Philadelphia’s school budget picture remains bleak despite surplus
Despite the expectation of a small balance of $33 million in the next fiscal year, the Philadelphia School District’s financial picture remains bleak, with expenditures far outpacing revenues and an anticipated shortfall of nearly a billion dollars by 2022.
That was the message from Chief Financial Officer Uri Monson as he presented the annual "lump sum" budget to the School Reform Commission Thursday, along with five-year projections that lay out in detail how that cushion quickly curdles into a $138 million "negative fund balance" by 2019, just one year later.
"We’re actually exactly where we were a year ago, we’re just a year closer to that problem and our goal is for all of our funders to understand that and help us find ways to work to fill those gaps in the future," said Monson. "The time is running out for that future."
The projections are based on current revenue sources and recent trends in funding from the state and city, on which the district relies for most of its revenue.
They also factor in $150 million in additional compensation costs over five years for teachers, who have worked without a contract and received no raises since 2013 as the district and teachers union continue their protracted stalemate over wages, benefits and work rules.
School closings sought
The five-year plan also discloses the intent of Superintendent William Hite to recommend closing three schools a year starting in 2019 due to declining enrollment, resuming a divisive and controversial policy in response to continued student migration to charter schools.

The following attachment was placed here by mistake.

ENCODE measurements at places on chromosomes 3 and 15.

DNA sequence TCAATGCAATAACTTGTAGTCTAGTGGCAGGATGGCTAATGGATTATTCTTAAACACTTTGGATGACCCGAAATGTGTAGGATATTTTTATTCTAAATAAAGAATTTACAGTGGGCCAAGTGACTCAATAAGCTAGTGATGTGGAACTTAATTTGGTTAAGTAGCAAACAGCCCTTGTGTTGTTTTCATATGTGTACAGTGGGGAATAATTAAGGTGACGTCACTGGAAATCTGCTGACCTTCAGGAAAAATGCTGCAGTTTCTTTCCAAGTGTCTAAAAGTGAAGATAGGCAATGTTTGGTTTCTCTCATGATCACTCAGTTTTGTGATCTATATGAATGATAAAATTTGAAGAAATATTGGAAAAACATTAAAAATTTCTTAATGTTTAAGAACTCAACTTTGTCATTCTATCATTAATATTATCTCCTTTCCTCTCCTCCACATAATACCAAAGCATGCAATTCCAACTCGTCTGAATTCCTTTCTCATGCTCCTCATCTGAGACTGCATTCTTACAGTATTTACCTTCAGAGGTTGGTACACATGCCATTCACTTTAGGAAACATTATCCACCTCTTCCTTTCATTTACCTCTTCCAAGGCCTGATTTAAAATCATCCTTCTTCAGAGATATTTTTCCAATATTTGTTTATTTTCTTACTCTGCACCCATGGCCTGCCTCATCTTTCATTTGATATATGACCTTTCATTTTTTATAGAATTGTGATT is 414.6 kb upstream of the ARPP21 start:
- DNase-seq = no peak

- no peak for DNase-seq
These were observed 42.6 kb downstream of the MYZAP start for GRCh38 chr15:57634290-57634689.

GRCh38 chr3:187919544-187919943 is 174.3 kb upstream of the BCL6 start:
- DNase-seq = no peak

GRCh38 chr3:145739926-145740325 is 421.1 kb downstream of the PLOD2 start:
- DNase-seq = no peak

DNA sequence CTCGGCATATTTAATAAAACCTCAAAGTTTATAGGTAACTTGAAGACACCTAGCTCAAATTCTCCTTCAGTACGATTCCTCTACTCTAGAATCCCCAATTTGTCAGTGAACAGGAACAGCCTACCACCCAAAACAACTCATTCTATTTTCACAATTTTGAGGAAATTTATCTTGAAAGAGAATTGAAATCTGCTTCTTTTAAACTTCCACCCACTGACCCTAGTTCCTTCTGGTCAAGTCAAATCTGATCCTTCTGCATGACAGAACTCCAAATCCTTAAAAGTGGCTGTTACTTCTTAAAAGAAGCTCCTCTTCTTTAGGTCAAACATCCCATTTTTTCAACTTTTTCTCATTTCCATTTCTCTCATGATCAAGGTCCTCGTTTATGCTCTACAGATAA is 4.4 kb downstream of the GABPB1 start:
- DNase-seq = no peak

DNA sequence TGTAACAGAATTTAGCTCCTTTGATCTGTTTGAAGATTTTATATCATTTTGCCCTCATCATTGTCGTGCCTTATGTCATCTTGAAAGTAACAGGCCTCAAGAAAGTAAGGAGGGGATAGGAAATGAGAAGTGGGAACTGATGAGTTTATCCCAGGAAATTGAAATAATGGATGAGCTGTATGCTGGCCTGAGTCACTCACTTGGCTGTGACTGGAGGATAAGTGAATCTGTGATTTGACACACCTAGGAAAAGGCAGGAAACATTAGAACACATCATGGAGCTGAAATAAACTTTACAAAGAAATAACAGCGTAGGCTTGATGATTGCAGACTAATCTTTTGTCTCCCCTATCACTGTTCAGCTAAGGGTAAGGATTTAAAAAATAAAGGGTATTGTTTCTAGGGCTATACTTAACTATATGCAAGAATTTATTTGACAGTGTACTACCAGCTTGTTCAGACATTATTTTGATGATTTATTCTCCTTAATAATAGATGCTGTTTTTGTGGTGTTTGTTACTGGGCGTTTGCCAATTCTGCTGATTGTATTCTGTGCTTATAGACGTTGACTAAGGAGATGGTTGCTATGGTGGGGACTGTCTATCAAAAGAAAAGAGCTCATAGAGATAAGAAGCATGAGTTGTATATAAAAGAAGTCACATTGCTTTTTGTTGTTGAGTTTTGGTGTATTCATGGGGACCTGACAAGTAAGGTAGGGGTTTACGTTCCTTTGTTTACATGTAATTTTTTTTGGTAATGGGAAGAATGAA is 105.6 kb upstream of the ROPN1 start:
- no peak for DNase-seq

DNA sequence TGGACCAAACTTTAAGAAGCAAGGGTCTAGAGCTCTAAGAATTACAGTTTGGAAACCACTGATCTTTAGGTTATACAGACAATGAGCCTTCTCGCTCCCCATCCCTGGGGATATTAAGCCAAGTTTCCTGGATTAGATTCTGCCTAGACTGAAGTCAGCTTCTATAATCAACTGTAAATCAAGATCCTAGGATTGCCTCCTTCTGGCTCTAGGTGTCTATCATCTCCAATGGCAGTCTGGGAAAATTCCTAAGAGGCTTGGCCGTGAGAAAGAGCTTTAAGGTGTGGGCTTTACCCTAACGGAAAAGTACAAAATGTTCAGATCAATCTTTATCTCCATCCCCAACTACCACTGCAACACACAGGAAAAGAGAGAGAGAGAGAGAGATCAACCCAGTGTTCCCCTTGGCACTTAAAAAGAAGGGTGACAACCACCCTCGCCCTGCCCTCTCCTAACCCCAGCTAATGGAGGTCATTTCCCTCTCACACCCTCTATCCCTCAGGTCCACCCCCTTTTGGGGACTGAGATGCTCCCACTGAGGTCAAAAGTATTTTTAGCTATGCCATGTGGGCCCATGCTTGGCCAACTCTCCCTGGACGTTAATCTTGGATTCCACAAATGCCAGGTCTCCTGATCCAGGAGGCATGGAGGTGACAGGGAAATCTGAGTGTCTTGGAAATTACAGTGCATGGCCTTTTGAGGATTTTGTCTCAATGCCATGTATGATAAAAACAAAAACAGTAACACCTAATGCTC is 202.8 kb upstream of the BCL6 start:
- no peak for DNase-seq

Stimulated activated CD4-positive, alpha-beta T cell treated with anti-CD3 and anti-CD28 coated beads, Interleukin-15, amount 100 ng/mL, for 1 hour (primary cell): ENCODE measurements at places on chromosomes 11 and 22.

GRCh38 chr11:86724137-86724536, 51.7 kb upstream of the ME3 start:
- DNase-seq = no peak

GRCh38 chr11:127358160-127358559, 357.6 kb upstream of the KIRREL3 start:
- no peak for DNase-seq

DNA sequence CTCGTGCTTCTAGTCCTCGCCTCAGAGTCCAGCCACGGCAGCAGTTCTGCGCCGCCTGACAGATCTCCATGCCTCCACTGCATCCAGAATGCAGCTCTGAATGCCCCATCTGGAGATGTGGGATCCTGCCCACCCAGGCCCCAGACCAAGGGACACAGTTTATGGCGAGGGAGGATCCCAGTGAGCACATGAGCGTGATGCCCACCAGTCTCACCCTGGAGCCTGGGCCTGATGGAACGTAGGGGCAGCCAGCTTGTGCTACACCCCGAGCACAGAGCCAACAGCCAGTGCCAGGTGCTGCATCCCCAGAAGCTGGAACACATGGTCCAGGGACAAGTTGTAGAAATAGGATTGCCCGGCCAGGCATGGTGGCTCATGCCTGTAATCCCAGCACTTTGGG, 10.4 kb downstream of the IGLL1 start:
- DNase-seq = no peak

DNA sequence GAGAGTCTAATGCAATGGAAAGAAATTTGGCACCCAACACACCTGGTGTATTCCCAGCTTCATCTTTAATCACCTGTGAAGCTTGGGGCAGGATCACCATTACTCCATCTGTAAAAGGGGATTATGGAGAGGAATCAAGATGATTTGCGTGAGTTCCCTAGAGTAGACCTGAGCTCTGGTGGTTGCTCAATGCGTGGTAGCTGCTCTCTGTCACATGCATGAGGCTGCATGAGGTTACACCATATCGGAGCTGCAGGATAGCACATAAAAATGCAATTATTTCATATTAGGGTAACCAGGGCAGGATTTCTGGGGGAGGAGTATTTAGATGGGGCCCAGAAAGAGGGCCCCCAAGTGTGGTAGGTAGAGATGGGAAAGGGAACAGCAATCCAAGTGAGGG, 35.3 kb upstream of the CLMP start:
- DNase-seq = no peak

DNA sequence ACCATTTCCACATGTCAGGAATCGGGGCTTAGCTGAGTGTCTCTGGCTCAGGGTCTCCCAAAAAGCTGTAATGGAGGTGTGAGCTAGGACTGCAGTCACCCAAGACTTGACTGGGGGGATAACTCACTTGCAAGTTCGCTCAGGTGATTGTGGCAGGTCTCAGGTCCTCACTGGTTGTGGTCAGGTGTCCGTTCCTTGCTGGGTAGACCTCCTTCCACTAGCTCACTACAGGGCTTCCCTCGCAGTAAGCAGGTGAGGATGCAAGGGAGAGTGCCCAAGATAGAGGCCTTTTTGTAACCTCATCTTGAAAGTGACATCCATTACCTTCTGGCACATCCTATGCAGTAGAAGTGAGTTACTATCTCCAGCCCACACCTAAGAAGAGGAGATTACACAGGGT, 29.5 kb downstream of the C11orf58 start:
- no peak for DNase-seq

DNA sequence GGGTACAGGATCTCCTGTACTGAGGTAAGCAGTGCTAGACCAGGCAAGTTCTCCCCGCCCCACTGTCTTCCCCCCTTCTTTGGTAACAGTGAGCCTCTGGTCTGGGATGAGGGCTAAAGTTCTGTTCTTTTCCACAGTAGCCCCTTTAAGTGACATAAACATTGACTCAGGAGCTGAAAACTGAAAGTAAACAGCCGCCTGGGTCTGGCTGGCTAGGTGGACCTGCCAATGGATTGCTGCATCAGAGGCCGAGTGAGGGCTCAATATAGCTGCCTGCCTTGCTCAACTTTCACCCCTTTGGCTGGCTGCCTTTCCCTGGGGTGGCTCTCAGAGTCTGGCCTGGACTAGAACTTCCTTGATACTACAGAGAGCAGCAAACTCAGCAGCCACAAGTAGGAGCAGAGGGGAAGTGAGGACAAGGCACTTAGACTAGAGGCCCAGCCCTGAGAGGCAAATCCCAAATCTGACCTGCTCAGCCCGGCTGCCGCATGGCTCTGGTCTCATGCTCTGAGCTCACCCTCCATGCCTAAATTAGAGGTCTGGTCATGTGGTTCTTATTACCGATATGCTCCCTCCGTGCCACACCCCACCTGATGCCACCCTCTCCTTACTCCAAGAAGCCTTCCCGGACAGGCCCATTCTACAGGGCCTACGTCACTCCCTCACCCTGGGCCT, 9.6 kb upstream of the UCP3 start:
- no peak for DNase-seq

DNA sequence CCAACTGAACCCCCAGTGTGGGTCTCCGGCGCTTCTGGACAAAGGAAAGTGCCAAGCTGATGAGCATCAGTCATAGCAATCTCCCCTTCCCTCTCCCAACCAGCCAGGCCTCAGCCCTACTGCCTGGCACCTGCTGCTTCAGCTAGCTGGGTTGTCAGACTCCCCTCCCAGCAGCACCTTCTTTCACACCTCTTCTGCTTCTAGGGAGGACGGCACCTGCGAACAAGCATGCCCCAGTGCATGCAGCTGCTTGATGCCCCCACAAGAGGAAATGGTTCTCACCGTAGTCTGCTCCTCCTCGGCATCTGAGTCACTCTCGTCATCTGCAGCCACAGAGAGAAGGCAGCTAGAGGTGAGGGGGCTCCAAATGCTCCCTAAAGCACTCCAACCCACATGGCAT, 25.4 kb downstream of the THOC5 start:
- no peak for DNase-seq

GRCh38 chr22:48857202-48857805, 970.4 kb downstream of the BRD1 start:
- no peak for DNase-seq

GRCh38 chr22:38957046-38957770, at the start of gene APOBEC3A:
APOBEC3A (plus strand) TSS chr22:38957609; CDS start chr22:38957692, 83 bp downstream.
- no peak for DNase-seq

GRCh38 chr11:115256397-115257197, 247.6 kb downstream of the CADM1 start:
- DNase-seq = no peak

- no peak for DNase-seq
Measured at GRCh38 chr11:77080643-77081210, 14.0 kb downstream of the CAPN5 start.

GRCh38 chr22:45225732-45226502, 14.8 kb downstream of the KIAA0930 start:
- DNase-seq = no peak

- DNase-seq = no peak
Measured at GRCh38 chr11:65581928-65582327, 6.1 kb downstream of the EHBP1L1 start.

While such closures don’t show immediate fiscal benefits, they eventually reduce costs and are necessary in the long run to ensure efficiency, Monson said.
"Our point is that, from a fiscal point of view, when enrollment declines happen, it is not cost-effective to operate certain schools," he said.
Even accounting for those savings, the district expects costs to rise at about twice the rate of revenues between fiscal year 2017 to fiscal year 2022.
Despite that dire picture, Monson said the district does not plan to ask City Council for additional funding when officials make their annual appearance in May. The intent is to present the district as a "responsible fiscal steward" doing its best to educate the city’s children in district schools and charters with the money available to it, while not sugarcoating what is coming down the road.
Monson hopes to apply enough pressure so the district can avoid what he calls the "Chicken Little situation," where school leaders must beg for more cash to plug immediate shortfalls.
"We are making investments where we can. We’re improving our educational program. Our revenues come from the state, come from the city," Monson said. "And our ask is to sit down with us and explain how and what we can expect in the future so we can remain balanced and retain the proper level of education investments in our schools."
Still, it is clear that without some major changes in how schools are paid for — additional or higher city taxes, a wider application of a new state funding formula that is tied directly to enrollment and student need, changes in how money is funneled to charters — Pennsylvania’s largest city will soon face the specter of more layoffs and a reduction in crucial services for its mostly low-income student population.